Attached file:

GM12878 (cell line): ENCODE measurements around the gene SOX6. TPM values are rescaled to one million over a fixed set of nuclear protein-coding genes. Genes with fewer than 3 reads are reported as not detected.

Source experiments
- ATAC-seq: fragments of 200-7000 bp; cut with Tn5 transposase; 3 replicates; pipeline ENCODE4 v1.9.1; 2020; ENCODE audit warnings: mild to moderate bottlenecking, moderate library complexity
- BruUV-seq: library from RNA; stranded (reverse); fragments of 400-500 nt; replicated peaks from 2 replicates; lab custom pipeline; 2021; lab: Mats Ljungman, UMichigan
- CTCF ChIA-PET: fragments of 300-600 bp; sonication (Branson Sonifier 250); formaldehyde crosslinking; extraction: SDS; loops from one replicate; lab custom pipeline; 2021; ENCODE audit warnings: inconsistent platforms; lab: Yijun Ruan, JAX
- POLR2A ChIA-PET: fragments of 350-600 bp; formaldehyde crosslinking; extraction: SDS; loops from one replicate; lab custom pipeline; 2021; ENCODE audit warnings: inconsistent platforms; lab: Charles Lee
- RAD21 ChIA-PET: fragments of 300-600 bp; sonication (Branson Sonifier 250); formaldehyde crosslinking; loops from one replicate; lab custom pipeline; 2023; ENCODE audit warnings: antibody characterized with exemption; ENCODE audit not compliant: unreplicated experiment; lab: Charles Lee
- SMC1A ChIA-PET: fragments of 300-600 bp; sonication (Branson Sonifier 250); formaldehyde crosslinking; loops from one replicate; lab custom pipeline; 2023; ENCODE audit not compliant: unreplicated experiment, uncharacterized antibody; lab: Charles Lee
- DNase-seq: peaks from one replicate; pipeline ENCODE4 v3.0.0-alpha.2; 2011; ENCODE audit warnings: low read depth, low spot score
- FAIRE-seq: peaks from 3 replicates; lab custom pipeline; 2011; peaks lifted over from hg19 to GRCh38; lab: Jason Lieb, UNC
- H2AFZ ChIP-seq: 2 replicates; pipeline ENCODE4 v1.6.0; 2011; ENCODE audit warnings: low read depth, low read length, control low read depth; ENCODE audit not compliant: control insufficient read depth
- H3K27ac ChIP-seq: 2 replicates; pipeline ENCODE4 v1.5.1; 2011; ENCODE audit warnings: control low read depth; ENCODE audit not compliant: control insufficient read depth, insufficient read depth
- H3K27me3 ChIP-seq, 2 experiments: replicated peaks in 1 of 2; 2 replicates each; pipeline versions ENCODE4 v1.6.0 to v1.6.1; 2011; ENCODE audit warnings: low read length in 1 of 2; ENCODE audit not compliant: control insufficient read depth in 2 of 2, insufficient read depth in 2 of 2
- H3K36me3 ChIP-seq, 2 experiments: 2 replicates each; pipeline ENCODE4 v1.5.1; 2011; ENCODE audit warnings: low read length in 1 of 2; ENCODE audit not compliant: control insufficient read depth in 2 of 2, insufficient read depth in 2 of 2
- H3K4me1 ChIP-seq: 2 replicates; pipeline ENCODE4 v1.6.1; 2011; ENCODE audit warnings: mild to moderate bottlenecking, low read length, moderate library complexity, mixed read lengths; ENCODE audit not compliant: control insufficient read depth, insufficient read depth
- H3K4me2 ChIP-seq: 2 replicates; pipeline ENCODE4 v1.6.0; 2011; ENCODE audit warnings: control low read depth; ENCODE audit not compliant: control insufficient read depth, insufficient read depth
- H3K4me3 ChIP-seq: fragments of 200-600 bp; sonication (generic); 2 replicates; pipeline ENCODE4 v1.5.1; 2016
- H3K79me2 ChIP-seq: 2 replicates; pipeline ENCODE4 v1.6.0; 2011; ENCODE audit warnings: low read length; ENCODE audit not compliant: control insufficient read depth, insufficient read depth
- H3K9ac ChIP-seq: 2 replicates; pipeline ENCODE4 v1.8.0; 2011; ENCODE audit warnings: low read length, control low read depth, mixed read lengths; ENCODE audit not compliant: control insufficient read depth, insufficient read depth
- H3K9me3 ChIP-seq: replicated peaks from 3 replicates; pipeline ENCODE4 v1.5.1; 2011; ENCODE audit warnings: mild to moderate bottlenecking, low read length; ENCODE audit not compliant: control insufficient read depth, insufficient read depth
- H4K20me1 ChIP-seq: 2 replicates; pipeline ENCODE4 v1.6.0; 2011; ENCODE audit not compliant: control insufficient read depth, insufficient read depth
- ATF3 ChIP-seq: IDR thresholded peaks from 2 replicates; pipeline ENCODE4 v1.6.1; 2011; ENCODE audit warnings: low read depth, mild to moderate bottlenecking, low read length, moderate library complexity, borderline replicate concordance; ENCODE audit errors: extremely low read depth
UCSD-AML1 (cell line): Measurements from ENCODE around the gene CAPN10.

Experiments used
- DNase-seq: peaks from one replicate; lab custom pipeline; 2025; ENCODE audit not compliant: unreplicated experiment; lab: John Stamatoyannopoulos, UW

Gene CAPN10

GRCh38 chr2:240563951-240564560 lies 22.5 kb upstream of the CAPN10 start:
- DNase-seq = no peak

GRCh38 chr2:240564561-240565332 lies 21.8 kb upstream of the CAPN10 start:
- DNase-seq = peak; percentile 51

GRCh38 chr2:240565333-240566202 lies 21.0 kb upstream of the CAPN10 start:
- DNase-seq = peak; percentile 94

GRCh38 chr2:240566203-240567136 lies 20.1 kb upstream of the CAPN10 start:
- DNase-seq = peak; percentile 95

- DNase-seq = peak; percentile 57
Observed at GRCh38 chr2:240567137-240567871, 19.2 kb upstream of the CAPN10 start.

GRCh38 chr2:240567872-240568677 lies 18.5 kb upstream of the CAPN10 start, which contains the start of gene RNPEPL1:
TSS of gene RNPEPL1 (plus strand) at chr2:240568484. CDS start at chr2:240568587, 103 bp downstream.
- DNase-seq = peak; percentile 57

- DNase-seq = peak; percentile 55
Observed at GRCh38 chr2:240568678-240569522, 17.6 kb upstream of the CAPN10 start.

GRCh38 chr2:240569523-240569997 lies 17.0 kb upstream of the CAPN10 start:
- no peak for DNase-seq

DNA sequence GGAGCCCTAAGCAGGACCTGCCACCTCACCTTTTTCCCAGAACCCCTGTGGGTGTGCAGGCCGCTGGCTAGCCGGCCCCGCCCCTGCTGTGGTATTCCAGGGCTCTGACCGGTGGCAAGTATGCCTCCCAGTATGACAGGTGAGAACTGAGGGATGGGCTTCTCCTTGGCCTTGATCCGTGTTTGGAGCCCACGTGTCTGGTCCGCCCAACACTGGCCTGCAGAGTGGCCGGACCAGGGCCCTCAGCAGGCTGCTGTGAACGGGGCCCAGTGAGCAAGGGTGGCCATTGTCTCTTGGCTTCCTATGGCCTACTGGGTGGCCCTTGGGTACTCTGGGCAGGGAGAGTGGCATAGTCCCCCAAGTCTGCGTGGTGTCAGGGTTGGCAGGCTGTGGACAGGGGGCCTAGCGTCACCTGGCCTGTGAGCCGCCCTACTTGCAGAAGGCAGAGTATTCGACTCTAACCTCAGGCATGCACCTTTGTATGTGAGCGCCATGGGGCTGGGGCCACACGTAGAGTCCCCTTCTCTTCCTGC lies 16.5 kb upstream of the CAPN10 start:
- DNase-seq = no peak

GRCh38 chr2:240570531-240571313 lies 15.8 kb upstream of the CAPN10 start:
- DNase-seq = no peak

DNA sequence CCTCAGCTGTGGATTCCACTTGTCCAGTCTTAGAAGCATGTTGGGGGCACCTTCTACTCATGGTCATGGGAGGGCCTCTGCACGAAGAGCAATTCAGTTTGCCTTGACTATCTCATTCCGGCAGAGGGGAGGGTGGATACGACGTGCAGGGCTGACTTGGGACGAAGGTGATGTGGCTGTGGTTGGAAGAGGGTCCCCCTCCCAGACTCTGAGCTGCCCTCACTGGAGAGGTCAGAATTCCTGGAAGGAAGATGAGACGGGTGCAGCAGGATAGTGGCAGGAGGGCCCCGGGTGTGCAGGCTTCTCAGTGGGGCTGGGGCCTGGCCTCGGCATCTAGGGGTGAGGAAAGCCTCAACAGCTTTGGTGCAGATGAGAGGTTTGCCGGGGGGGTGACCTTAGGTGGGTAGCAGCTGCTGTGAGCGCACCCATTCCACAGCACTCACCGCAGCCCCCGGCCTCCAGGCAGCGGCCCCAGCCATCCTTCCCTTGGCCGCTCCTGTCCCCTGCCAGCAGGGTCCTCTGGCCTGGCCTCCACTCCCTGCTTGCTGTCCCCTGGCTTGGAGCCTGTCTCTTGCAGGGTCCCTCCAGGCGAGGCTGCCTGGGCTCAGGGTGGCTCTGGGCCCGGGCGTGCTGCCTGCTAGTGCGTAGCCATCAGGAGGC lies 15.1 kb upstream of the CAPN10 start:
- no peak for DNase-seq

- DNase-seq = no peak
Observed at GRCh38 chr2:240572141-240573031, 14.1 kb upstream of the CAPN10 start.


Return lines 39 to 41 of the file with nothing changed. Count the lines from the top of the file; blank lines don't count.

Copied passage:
- DNase-seq = peak; percentile 57

- DNase-seq = peak; percentile 55
Observed at GRCh38 chr2:240568678-240569522, 17.6 kb upstream of the CAPN10 start.